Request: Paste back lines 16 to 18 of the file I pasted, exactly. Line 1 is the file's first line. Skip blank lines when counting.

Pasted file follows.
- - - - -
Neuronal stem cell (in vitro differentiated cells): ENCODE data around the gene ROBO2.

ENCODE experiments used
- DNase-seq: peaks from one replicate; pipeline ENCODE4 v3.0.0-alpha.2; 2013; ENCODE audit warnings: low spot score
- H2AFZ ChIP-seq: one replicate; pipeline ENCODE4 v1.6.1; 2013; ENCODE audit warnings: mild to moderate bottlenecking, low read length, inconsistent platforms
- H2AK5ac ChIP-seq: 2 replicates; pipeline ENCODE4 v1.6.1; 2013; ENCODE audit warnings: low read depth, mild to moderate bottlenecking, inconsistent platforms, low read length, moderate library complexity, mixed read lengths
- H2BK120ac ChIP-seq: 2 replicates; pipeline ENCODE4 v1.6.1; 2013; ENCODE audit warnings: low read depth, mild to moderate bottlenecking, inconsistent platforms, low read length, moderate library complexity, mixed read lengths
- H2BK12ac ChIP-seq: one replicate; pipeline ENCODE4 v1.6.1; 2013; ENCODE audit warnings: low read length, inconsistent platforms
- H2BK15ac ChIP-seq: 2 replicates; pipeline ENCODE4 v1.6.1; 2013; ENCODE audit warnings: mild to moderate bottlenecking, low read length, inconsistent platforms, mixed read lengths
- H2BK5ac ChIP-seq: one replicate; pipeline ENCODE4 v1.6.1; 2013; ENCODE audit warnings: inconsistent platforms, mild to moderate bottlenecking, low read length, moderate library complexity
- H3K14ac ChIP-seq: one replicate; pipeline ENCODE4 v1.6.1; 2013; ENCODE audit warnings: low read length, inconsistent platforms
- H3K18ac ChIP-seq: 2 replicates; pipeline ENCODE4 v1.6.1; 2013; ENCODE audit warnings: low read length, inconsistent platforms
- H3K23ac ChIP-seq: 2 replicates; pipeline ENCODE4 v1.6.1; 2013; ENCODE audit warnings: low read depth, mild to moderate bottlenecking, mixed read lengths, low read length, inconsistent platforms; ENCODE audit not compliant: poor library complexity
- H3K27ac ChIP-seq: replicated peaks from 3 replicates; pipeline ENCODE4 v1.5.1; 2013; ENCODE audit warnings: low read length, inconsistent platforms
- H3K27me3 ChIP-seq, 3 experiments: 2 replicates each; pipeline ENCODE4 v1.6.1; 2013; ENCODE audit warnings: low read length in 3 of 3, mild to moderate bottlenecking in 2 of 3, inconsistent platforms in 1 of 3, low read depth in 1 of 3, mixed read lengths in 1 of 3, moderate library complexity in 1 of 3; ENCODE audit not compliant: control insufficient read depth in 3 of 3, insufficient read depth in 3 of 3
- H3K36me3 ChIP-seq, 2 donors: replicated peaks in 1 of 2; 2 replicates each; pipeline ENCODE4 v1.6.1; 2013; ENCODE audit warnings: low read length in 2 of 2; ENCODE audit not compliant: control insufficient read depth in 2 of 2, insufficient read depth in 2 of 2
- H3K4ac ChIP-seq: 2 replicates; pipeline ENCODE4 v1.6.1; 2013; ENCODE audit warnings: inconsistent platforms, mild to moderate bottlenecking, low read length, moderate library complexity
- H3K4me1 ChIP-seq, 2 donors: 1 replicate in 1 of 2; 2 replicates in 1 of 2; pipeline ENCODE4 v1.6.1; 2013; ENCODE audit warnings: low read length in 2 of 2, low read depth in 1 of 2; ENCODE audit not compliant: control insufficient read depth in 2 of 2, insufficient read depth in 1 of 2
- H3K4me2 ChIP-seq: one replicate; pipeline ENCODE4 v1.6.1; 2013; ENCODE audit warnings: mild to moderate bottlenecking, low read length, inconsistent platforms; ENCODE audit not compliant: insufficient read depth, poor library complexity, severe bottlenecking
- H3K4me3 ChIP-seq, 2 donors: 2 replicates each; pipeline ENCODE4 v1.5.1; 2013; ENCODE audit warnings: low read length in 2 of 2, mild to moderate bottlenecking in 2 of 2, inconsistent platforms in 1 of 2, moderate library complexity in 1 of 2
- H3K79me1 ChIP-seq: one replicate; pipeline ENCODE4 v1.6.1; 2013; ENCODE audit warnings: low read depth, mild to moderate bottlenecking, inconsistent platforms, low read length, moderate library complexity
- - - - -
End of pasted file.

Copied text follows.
- H3K4ac ChIP-seq: 2 replicates; pipeline ENCODE4 v1.6.1; 2013; ENCODE audit warnings: inconsistent platforms, mild to moderate bottlenecking, low read length, moderate library complexity
- H3K4me1 ChIP-seq, 2 donors: 1 replicate in 1 of 2; 2 replicates in 1 of 2; pipeline ENCODE4 v1.6.1; 2013; ENCODE audit warnings: low read length in 2 of 2, low read depth in 1 of 2; ENCODE audit not compliant: control insufficient read depth in 2 of 2, insufficient read depth in 1 of 2
- H3K4me2 ChIP-seq: one replicate; pipeline ENCODE4 v1.6.1; 2013; ENCODE audit warnings: mild to moderate bottlenecking, low read length, inconsistent platforms; ENCODE audit not compliant: insufficient read depth, poor library complexity, severe bottlenecking